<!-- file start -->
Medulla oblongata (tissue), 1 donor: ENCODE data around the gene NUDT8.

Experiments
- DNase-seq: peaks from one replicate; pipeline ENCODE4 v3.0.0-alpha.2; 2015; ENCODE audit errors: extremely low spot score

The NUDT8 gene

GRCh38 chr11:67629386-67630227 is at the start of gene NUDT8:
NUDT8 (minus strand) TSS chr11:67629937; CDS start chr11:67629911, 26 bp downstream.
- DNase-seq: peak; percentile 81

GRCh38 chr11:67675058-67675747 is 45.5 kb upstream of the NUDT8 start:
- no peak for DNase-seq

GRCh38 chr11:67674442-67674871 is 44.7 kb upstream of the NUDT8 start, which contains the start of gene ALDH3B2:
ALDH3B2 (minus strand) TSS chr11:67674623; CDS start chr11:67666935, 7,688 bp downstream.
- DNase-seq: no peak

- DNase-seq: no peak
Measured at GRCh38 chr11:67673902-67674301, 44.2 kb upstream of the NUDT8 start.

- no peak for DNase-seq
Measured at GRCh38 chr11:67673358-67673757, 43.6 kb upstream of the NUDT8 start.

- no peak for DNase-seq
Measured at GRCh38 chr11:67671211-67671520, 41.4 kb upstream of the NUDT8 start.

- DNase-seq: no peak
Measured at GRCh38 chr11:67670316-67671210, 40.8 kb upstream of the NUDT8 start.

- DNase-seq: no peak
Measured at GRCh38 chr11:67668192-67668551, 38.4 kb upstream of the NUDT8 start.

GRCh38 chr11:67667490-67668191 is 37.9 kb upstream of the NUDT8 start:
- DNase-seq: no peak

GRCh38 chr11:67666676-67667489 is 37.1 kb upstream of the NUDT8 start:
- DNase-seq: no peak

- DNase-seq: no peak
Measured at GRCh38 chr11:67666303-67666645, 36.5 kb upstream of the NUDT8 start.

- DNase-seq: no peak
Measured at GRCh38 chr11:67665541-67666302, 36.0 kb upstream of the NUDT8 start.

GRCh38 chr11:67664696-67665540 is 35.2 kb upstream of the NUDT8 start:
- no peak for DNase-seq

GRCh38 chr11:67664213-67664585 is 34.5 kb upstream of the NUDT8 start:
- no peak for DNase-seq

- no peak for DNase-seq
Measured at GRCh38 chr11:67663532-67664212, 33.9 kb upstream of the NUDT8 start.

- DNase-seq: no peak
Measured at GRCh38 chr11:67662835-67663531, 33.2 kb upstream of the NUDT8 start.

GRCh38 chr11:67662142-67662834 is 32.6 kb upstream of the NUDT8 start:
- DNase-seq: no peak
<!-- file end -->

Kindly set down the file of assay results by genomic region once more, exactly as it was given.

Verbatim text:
Medulla oblongata (tissue), 1 donor: ENCODE data around the gene NUDT8.

Experiments
- DNase-seq: peaks from one replicate; pipeline ENCODE4 v3.0.0-alpha.2; 2015; ENCODE audit errors: extremely low spot score

The NUDT8 gene

GRCh38 chr11:67629386-67630227 is at the start of gene NUDT8:
NUDT8 (minus strand) TSS chr11:67629937; CDS start chr11:67629911, 26 bp downstream.
- DNase-seq: peak; percentile 81

GRCh38 chr11:67675058-67675747 is 45.5 kb upstream of the NUDT8 start:
- no peak for DNase-seq

GRCh38 chr11:67674442-67674871 is 44.7 kb upstream of the NUDT8 start, which contains the start of gene ALDH3B2:
ALDH3B2 (minus strand) TSS chr11:67674623; CDS start chr11:67666935, 7,688 bp downstream.
- DNase-seq: no peak

- DNase-seq: no peak
Measured at GRCh38 chr11:67673902-67674301, 44.2 kb upstream of the NUDT8 start.

- no peak for DNase-seq
Measured at GRCh38 chr11:67673358-67673757, 43.6 kb upstream of the NUDT8 start.

- no peak for DNase-seq
Measured at GRCh38 chr11:67671211-67671520, 41.4 kb upstream of the NUDT8 start.

- DNase-seq: no peak
Measured at GRCh38 chr11:67670316-67671210, 40.8 kb upstream of the NUDT8 start.

- DNase-seq: no peak
Measured at GRCh38 chr11:67668192-67668551, 38.4 kb upstream of the NUDT8 start.

GRCh38 chr11:67667490-67668191 is 37.9 kb upstream of the NUDT8 start:
- DNase-seq: no peak

GRCh38 chr11:67666676-67667489 is 37.1 kb upstream of the NUDT8 start:
- DNase-seq: no peak

- DNase-seq: no peak
Measured at GRCh38 chr11:67666303-67666645, 36.5 kb upstream of the NUDT8 start.

- DNase-seq: no peak
Measured at GRCh38 chr11:67665541-67666302, 36.0 kb upstream of the NUDT8 start.

GRCh38 chr11:67664696-67665540 is 35.2 kb upstream of the NUDT8 start:
- no peak for DNase-seq

GRCh38 chr11:67664213-67664585 is 34.5 kb upstream of the NUDT8 start:
- no peak for DNase-seq

- no peak for DNase-seq
Measured at GRCh38 chr11:67663532-67664212, 33.9 kb upstream of the NUDT8 start.

- DNase-seq: no peak
Measured at GRCh38 chr11:67662835-67663531, 33.2 kb upstream of the NUDT8 start.

GRCh38 chr11:67662142-67662834 is 32.6 kb upstream of the NUDT8 start:
- DNase-seq: no peak